Archive for July, 2011

Wild About Watermelon!


Summer is the season when that tasty fruit, the watermelon, once again makes an appearance around the dinner table and the picnic area. Besides being made up of nearly 90% water, watermelons are also a great source of significant vitamins and minerals.

So, what is watermelon made of? It is chock full of a considerable amount of vitamins A and C. It contains thiamine, riboflavin, vitamin B6, folate and niacin in small amounts. It is a great source of potassium, and also contains magnesium, calcium, phosphorous and iron in trace amounts. It is also very low in calories, free of fats and cholesterol and is rich in carotenoids.

Because of these nutritional facts and their amazing taste, we should enjoy watermelons while they last!

Dieting for Stress Management: Choosing Stress-Fighting Foods


STRESS. We all deal with it at some point in our lives. But having too much stress in your life can be very harmful to your health and can make you more vulnerable to everything from colds to high blood pressure and even heart disease.

Stress management is a valuable tool to learn when it comes to your overall wellness. While there are many ways to cope with stress, eating stress-fighting foods is one good way to start.

From boosting serotonin levels to lowering stress hormones, there are a number of foods that actually counteract the impact of stress on our lives.

The following foods should be part of your diet for stress management:

Complex Carbohydrates – All carbohydrates give a signal to the brain to produce that “feel good” chemical, serotonin. To keep a steady flow of serotonin, dieticians suggest complex carbs like whole grain cereals, breads and pastas and oatmeal.

Oranges
– Because they are a wealth of vitamin C, studies show that oranges are great stress-busting foods, as well as a great immune system strengthener. Experts suggest taking 3,000 milligrams of vitamin C before a stressful event.

Spinach – It’s the magnesium in spinach that helps to regulate cortisol levels that particularly get depleted when we are in stressful situations. Not enough magnesium can trigger headaches, adding to stressful situations. One cup of spinach is the recommended amount, as the magnesium goes a long way. Can’t do spinach? Try cooked soy beans or salmon instead, for the same effects.

Fatty Fish
– Omega-3 fatty acids are important to prevent surges in stress hormones, as well as protect against heart disease. Try fatty fish like salmon or tuna for your Omega-3’s.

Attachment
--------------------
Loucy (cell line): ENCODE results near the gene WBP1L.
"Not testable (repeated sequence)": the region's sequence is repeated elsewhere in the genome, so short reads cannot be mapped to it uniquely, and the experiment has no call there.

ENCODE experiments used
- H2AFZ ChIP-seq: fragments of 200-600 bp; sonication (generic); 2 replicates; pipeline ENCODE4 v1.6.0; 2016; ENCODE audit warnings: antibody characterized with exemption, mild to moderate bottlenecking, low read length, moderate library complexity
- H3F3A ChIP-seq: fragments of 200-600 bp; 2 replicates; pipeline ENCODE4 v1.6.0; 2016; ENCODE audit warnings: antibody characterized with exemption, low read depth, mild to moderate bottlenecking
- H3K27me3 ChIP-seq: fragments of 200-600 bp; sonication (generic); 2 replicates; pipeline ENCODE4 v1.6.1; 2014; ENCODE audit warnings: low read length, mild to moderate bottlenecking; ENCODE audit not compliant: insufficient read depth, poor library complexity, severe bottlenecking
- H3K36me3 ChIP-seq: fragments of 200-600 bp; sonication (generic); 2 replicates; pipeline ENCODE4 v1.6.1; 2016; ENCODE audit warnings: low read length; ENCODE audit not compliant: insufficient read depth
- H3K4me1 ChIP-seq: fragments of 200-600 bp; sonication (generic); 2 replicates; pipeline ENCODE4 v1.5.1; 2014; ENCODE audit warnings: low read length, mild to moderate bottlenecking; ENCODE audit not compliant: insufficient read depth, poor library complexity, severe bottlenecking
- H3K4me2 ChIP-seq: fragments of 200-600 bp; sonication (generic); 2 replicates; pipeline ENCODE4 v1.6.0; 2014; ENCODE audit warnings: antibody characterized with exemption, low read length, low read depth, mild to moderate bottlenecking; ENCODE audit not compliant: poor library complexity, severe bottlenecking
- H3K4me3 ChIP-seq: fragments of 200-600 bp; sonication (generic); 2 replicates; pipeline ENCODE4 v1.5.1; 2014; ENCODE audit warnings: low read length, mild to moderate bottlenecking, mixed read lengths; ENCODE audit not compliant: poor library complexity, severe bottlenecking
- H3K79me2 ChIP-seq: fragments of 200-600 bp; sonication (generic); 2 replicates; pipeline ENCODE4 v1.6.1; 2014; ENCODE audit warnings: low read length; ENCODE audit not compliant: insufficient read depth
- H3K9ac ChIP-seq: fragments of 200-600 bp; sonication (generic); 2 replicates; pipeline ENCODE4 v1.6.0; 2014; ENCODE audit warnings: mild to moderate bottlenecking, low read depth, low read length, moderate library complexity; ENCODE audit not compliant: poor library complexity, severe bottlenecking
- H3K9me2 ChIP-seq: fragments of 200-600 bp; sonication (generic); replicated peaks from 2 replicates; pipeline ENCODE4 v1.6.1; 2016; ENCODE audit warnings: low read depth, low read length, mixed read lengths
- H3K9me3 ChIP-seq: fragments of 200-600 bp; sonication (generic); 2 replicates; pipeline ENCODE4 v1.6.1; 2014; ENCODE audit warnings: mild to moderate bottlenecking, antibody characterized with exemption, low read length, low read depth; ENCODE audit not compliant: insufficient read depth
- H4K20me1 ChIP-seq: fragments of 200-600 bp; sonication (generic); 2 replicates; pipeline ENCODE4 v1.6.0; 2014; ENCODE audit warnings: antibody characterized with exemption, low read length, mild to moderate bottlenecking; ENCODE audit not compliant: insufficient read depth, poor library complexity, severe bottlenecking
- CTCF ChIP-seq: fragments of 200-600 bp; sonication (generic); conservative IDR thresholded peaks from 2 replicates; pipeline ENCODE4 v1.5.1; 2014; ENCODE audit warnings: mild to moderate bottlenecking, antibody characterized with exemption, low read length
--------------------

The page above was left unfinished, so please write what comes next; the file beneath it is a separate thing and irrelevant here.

Black Tea – Good for lowering levels of cortisol following stressful events, many experts swear by the healing powers of black tea. Black tea helps you to recover quickly following stresses and helps you to remain calm.

Pistachios – Chosen for their ability to soften the pre- and post-effects of stress, experts suggest eating a handful of pistachios every day to help lower blood pressure so it won’t spike when faced with stressful situations.

Avocados – Another great high blood pressure reducing food is avocados, due to their potassium content. Half of an avocado has more potassium than a medium-sized banana. Additionally, avocados, in guacamole form, are a great and nutritious treat when stress has you craving snack foods.

Almonds
– Chock full of vitamins, like vitamin E and a range of B vitamins, almonds are a great treat to eat that help with resiliency when dealing with stress.

Raw Vegetables
– In a purely mechanical way, crunching on raw vegetables can help to alleviate stress. By releasing your clenched jaw and possibly warding off headaches, chomping your carrots, celery and other veggies is beneficial on many levels

While these are but a few suggestions, they will all help to get you back on track towards a less stressful life.

Straight From the Headlines: Understanding Your SPF


According to an About.com report, SPF is actually determined indoors by exposing human subjects to a light spectrum to determine how the light affects their skin.

The study said that sunscreen with an SPF of 15 filters 92 percent of UVB rays. In other words, a sunscreen with a SPF of 15, will “delay the onset of sunburn in a person who would otherwise burn in 10 minutes to burn in 150 minutes. The SPF allows a person to stay out in the sun 15 times longer.”

Unfortunately there is currently no measure of UVA absorption that has been determined. Most sunscreens offer protection from UVA and UVB rays, although the time factor that a person can stay out in the sun and not be affected by UVA rays cannot be determined like that of UVB rays.

Either way, it is extremely important to wear sunscreen of at least a SPF of 15 when you are outdoors and reapply every two- to three hours.

Great Summertime Fruits: Get Them While They Last!


Summer is a great season to partake in the numerous delicious seasonal fruits. Not only do these summertime fruits taste great, but they also give you many nutritional benefits.

Some fruits to enjoy before the season ends include:

Berries: the phytochemicals in blueberries, strawberries and blackberries all boost immunity, and protect against heart diseases and circulatory problems.

Peaches and Plums: full of vitamin C and beta carotene, peaches and plums help to eliminate free radicals from the body.

Pineapples: being packed with the most vitamins and minerals, pineapples are also a great digestive aid.

Papayas and Mangoes: both are an excellent source of vitamin C, vitamin A, beta carotene and fiber.